If there’s one thing I know about the human body, it’s knees. Not that I’m an expert in knees but I have read a lot about, had a few surgeries for, and even replaced a knee . So when this article from the New York Times was brought to my attention, my ears and fingers perked up: this will be fun to write about. (Read more of my thoughts on knees in previous articles here and here.)
The author, Jane Brody, is a long-time health and fitness writer for the NYT and elsewhere. I have long enjoyed reading and learning from her work. Apparently, however, she has just decided those old knees of hers were due for honorable mention again in that they are no more; she traded them in for new ones after more than 50+ years. New research triggered her new take on the new life the metal knees have given her.
Now her exact date of replacement, or arthroplasty (arthro means joint, plasty means grafting), is irrelevant (2005.) But her trajectory toward that end is discussed in the context of her battle with hurting, arthritic knees as she descended from being very active to less so…to painfully so till she couldn’t be active much longer. She, like all of us who’d gone down that path, had surgeries and treatments to delay the inevitable.
She seems to be dismayed – as the title, “What I wish I’d known about my knees,” suggests – about the research that shows that those arthroscopic surgeries to clean out the joint or shave off the meniscus tear may have been for naught.
I have a different take on it: to me, those surgeries were, knowing that if I lived long enough, part of the battle against joint damage I earned in youth. A joint replacement was merely the culmination of that battle, or should I say, a culmination, for I suspect I will be getting a revision in 20 years.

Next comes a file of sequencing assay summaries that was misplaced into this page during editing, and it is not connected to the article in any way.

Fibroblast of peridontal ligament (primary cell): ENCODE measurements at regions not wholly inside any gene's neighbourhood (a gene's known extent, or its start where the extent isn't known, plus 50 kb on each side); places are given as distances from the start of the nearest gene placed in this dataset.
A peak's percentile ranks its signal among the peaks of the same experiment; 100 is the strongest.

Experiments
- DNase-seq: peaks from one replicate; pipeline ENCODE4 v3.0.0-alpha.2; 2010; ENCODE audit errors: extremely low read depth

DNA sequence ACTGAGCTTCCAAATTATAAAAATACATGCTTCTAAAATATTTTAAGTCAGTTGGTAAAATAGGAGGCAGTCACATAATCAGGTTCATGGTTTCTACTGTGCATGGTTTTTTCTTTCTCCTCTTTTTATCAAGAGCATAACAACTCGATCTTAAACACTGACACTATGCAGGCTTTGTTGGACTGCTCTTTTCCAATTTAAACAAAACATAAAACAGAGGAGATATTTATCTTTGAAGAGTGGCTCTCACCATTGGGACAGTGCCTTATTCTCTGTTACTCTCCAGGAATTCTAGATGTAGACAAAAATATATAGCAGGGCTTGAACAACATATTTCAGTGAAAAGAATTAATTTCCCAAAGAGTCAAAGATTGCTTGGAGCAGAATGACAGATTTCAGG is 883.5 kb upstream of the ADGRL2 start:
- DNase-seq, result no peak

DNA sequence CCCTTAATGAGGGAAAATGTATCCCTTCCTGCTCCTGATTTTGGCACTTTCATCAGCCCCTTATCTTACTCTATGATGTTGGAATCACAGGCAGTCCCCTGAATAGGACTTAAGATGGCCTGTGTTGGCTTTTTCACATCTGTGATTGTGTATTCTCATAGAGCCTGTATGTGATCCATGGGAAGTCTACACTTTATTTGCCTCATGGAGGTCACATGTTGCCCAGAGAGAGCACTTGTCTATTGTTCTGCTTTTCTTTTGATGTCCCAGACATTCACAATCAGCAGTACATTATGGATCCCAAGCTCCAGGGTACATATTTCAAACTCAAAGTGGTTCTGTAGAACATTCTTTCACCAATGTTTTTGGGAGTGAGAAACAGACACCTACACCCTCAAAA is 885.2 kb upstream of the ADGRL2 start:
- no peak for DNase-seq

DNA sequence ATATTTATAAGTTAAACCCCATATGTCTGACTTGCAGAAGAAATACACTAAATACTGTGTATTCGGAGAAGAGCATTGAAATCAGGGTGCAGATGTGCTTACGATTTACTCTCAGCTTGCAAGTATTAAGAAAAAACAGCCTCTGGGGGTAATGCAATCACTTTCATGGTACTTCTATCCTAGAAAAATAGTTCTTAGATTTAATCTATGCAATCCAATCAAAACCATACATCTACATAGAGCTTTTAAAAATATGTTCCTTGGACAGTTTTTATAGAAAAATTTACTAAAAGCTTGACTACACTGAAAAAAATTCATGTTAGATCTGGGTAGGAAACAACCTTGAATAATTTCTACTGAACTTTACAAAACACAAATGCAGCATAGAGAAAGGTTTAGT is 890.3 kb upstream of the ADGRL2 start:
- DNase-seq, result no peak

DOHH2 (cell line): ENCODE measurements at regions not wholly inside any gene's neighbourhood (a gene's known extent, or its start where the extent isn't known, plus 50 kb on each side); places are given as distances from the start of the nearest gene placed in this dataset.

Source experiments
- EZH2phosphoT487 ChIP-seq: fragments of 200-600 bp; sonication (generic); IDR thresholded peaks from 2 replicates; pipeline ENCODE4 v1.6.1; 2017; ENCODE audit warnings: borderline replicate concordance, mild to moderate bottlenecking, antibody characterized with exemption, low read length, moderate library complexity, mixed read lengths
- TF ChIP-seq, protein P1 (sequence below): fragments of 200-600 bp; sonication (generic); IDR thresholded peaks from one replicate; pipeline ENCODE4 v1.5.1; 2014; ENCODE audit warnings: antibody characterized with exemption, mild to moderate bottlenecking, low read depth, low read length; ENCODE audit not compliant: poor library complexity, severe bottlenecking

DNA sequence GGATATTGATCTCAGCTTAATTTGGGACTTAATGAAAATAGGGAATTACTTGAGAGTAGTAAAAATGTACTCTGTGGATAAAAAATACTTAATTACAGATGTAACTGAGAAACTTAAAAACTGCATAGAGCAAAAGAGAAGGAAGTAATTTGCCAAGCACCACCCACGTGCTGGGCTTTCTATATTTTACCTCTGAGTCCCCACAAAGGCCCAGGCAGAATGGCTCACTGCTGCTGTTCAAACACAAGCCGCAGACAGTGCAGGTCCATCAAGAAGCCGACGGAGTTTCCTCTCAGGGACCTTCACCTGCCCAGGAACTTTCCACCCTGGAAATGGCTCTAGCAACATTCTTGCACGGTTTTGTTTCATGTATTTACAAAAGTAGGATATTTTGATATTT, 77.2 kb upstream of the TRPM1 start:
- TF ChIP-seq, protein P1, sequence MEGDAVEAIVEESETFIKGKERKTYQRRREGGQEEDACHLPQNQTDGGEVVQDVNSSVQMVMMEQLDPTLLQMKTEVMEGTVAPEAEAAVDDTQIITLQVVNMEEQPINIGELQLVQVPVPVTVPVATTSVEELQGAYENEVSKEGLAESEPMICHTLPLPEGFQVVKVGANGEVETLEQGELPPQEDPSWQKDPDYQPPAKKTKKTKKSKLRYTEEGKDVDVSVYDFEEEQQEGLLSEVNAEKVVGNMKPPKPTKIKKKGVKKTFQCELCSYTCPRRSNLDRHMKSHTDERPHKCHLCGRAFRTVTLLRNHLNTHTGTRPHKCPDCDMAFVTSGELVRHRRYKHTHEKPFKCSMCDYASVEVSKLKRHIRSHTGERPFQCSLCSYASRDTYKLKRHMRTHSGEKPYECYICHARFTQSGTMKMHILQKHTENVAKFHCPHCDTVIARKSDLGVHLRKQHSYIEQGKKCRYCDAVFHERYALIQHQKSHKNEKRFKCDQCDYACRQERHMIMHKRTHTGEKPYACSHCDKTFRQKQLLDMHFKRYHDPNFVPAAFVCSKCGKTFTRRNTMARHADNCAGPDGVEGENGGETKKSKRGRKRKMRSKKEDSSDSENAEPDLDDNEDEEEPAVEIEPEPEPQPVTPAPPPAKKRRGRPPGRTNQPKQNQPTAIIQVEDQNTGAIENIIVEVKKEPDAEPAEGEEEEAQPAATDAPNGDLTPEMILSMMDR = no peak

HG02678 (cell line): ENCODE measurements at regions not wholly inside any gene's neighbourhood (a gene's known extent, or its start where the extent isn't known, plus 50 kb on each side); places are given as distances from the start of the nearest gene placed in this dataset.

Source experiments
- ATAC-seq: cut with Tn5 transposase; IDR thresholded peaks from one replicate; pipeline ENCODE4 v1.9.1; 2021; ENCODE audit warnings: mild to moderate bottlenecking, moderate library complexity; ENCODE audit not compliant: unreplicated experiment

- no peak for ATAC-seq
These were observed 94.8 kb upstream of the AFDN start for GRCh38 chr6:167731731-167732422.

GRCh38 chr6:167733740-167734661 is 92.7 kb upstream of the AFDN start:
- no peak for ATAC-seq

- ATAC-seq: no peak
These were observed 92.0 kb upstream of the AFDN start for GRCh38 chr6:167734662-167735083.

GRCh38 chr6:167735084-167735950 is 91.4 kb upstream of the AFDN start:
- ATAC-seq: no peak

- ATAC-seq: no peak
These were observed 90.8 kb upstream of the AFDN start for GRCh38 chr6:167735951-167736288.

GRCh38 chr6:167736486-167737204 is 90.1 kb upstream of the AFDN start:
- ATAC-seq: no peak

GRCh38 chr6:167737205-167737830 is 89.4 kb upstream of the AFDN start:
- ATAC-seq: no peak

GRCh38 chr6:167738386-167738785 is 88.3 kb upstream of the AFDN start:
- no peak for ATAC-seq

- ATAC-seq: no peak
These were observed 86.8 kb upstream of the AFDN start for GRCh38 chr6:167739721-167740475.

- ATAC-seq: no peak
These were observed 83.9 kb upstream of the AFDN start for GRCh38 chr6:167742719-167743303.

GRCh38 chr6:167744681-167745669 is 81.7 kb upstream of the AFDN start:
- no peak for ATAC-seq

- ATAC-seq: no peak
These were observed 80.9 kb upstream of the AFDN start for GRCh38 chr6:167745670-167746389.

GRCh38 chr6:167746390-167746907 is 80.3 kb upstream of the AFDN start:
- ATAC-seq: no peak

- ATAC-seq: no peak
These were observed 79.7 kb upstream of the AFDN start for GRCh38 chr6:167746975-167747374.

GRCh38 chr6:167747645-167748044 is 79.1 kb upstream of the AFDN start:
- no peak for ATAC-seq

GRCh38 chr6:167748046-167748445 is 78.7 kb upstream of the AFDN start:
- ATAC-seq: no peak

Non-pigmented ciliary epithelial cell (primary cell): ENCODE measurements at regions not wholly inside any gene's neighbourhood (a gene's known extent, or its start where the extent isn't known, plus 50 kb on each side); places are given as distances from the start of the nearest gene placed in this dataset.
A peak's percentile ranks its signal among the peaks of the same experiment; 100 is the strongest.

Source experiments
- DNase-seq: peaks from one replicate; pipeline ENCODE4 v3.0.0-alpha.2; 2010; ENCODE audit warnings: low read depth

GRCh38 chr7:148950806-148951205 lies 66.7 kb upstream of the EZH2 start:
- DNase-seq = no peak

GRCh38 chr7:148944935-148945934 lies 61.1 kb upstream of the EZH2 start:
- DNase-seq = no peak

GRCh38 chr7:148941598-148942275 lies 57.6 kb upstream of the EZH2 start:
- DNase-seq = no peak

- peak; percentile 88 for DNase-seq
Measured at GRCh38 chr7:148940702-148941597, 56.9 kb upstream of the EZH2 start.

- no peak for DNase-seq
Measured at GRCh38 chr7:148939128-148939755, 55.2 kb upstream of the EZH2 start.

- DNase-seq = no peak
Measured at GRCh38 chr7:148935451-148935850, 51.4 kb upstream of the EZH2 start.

Mrs. Brody seems to bemoan the injections and procedures that preceded her arthroplasty. What with professional organizations such as the American Orthopaedic Society for Sports Medicine (AOSSM) coming out, after the research has shown it, against unnecessary meniscus repairs and arthroscopic surgeries, it’s not difficult to appreciate her position: “Three months after the procedure, fewer than 15 percent of patients experienced at best “a small or very small improvement in pain and function,” effects that disappeared completely within a year,” she writes.
But my training in Tae Kwon Do took its toll 15 years into intensive training; my first surgery was in 1987 as I thought about preparing to try out for the US Olympic TKD team for the 1988 Olympics in Seoul. My next one was about 9 years later, then a third one 15 years after that by which time my TKD career was over and I’d become a trail walker and gym rat. That last one was designed to remove some of the floating junk inside the joint to see if it would give me more time to be active before the finale. It didn’t work.
My point is, however, that anyone who’s played hard on their knees would have been kidding themselves to think they were immune to the possibility of such a denouement. Many have escaped this fate, many have had other joints that have had more serious disability (my hip actually went out on me 9 years before the knee finally collapsed), but few have come out of intensive athletic training without some orthopedic consequences. They were the lucky ones. Jane and I weren’t.